The researchers suggest that this may be due to the clear research objectives of treating intractable and chronic diseases and infertility compared to basic research, whose research purpose and significance may not be readily understood by the lay public. Similarly, while generally more acceptable of genome editing in , surplus IVF embryos, and research embryos, laypeople did not perceive any significant differences between the embryo types, possibly due to inadequate awareness of their differences.

Among other findings of interest revealed by this survey, the researchers noted that lay respondents who disapproved of genome editing in human embryos also expressed low expectations for advances in science and the reduction of intractable diseases by genome editing, a clear contrast to the popular opinion shared by scientists on CRISPR/Cas9 and related genomic editing methods, thus suggesting the laypeople who disapprove of human embryo genome editing may be more skeptical of modern science in general and not specifically critical of human embryo research.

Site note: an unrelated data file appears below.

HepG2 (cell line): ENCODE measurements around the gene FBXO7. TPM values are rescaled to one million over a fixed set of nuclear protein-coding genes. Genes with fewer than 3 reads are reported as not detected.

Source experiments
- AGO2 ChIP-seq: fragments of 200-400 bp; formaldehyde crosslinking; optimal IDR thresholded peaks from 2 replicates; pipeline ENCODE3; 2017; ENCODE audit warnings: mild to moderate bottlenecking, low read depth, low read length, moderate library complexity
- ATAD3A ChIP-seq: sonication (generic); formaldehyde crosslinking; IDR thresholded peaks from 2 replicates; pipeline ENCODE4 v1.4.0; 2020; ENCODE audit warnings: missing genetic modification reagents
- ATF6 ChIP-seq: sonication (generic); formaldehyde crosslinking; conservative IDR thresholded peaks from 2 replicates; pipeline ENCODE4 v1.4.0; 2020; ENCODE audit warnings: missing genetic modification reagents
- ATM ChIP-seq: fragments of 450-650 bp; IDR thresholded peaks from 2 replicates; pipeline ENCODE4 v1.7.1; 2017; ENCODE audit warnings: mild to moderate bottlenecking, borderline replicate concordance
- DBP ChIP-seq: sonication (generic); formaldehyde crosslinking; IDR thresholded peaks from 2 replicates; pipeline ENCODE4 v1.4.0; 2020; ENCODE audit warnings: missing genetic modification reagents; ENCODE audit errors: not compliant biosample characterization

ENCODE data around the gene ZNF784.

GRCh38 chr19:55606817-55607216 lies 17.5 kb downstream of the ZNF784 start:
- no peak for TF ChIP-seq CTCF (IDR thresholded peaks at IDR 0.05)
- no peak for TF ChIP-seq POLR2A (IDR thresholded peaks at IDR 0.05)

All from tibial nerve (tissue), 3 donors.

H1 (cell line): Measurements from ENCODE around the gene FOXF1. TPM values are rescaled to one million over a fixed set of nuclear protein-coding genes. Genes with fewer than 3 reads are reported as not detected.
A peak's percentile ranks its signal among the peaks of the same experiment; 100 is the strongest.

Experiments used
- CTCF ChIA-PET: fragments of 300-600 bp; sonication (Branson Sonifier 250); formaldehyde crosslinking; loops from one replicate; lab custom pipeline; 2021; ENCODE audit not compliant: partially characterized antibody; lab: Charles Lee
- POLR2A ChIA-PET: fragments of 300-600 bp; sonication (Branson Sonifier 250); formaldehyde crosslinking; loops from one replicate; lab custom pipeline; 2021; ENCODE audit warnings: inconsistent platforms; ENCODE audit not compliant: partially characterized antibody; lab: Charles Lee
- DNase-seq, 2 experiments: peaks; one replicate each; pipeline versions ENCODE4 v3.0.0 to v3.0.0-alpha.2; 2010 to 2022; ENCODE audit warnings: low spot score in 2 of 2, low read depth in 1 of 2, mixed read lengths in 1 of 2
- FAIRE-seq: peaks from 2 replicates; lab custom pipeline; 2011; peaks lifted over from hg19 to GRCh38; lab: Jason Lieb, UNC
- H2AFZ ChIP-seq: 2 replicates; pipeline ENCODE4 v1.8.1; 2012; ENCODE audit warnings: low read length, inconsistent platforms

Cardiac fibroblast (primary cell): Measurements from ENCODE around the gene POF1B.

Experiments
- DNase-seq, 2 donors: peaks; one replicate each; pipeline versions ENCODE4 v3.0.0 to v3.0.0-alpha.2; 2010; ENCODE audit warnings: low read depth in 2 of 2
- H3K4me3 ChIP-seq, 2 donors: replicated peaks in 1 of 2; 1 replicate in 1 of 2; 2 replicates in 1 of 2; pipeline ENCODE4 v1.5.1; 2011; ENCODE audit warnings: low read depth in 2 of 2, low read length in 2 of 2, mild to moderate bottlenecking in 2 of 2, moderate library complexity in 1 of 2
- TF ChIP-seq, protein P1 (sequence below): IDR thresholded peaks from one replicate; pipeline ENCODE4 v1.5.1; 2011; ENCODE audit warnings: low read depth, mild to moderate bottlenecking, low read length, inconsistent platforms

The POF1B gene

While recent advances in stem cell-based human embryo models may help to address or avert some ethical issues concerning the use of human embryos in research, for editing and human embryo research to advance and become applicable, this study suggests scientists and policymakers clearly must engage the lay public not only to seek approval but to educate non-scientists on such sensitive yet fundamental research topics.

More information: Kyoko Akatsuka et al, Genome editing of human embryos for research purposes: Japanese lay and expert attitudes, Frontiers in Genetics (2023). DOI: 10.3389/fgene.2023.1205067

Provided by Kyoto University
Citation: Capturing the lay public's opinions on genome editing of human embryos (2023, October 12) retrieved 3 March 2024 from